Scientist making strides in bid to 
make chemical industry greener

AN Egyptian-born scientist based in Yorkshire is making big strides in research that will help the chemical industry become more environmentally friendly and economically efficient.

Ahmed Elmekawy, of Huddersfield University, has passed a major personal milestone with the award of his PhD.

Examiners approved his 
thesis without requiring any corrections, which is a rare distinction.

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As a result, Dr Elmekawy has received a Vice-Chancellor’s Award for an outstanding research degree thesis. He was supervised in his three-year project by Professor Rob Brown.

Now Dr Elmekawy is continuing with his research, which aims to develop new types of solid catalyst for chemical processes. The materials he works on hold two types of catalytic centre – acidic and basic – a combination not possible with a single liquid catalyst.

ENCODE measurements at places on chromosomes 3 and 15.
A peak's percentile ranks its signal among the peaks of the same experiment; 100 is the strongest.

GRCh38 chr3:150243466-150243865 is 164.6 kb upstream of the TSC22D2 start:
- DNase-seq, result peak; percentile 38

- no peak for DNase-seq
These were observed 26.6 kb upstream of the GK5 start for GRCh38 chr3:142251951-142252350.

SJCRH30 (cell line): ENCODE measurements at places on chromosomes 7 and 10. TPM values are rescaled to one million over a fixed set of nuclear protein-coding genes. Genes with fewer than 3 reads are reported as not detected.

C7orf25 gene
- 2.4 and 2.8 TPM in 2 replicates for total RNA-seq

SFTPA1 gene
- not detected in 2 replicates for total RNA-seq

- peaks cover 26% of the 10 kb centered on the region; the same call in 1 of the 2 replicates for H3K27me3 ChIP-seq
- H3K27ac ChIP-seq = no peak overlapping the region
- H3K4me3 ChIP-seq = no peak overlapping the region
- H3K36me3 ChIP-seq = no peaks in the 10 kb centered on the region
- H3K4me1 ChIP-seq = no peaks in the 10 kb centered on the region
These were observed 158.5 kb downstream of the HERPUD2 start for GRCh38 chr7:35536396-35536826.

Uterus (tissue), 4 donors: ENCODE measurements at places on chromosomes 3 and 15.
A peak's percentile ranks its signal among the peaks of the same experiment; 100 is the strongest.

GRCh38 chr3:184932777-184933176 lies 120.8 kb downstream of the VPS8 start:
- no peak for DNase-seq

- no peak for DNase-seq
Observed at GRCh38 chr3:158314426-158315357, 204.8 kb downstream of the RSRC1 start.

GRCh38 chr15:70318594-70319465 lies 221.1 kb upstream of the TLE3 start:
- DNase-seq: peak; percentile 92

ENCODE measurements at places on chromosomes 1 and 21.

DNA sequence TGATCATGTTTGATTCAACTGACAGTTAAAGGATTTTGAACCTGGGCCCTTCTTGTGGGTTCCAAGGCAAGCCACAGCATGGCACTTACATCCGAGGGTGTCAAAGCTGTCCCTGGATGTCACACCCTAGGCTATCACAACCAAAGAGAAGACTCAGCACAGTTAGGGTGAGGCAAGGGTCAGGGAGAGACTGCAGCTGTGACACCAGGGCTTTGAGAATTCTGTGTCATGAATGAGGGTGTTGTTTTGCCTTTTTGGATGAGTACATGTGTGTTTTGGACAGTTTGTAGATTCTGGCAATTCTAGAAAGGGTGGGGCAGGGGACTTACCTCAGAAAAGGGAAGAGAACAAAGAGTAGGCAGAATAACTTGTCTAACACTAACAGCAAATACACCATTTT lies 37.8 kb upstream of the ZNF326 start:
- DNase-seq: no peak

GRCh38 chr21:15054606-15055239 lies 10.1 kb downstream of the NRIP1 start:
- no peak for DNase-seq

“The project is aimed directly at reducing the environmental impact of the chemical syntheses that are currently used in industry,” said Dr Elmekawy.

“Over decades, thousands of liquid phase chemical processes have been developed using liquid acid and liquid base catalysts. These catalysts are very active, but they result in a large amount of effluent as they are removed from the processes. Replacing them with solid catalysts would immediately reduce the amount of effluent generated.”

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After obtaining a BSc degree in Physical and Chemical Sciences at Tanta University in his native Egypt, Dr Elmekawy worked as head of the chemical department for a Saudi-based company before relocating to the UK – “which has the best education in the world”.

He selected the University of Huddersfield, after being impressed by various factors, including its high employability rate among former students.

He studied for an MSc in analytical chemistry, scoring a distinction, before moving on to PhD research. Dr Elmekawy is now continuing with post-doctoral work at the university.

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